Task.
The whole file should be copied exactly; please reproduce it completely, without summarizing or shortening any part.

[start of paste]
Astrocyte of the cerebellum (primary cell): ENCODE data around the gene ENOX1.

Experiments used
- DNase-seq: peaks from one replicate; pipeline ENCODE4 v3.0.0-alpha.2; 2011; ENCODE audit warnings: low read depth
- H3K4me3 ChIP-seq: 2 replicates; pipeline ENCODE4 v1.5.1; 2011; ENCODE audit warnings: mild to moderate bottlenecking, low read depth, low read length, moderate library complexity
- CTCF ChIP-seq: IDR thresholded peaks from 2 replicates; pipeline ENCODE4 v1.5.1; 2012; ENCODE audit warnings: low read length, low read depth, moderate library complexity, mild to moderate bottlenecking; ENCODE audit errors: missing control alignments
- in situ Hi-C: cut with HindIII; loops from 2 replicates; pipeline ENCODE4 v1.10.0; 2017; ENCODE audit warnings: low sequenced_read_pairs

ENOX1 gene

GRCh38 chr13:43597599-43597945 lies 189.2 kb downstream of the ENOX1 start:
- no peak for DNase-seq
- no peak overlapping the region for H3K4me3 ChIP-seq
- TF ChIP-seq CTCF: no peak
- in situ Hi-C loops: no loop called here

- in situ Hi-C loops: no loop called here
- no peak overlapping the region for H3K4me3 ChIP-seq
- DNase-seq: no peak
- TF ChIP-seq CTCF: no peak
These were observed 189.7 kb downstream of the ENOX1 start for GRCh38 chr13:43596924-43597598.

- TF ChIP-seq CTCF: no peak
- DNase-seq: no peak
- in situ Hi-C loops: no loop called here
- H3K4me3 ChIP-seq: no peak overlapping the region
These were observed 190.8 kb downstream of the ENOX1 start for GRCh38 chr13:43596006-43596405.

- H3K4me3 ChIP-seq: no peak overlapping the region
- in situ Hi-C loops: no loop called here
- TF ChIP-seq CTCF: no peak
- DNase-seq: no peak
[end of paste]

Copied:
Astrocyte of the cerebellum (primary cell): ENCODE data around the gene ENOX1.

Experiments used
- DNase-seq: peaks from one replicate; pipeline ENCODE4 v3.0.0-alpha.2; 2011; ENCODE audit warnings: low read depth
- H3K4me3 ChIP-seq: 2 replicates; pipeline ENCODE4 v1.5.1; 2011; ENCODE audit warnings: mild to moderate bottlenecking, low read depth, low read length, moderate library complexity
- CTCF ChIP-seq: IDR thresholded peaks from 2 replicates; pipeline ENCODE4 v1.5.1; 2012; ENCODE audit warnings: low read length, low read depth, moderate library complexity, mild to moderate bottlenecking; ENCODE audit errors: missing control alignments
- in situ Hi-C: cut with HindIII; loops from 2 replicates; pipeline ENCODE4 v1.10.0; 2017; ENCODE audit warnings: low sequenced_read_pairs

ENOX1 gene

GRCh38 chr13:43597599-43597945 lies 189.2 kb downstream of the ENOX1 start:
- no peak for DNase-seq
- no peak overlapping the region for H3K4me3 ChIP-seq
- TF ChIP-seq CTCF: no peak
- in situ Hi-C loops: no loop called here

- in situ Hi-C loops: no loop called here
- no peak overlapping the region for H3K4me3 ChIP-seq
- DNase-seq: no peak
- TF ChIP-seq CTCF: no peak
These were observed 189.7 kb downstream of the ENOX1 start for GRCh38 chr13:43596924-43597598.

- TF ChIP-seq CTCF: no peak
- DNase-seq: no peak
- in situ Hi-C loops: no loop called here
- H3K4me3 ChIP-seq: no peak overlapping the region
These were observed 190.8 kb downstream of the ENOX1 start for GRCh38 chr13:43596006-43596405.

- H3K4me3 ChIP-seq: no peak overlapping the region
- in situ Hi-C loops: no loop called here
- TF ChIP-seq CTCF: no peak
- DNase-seq: no peak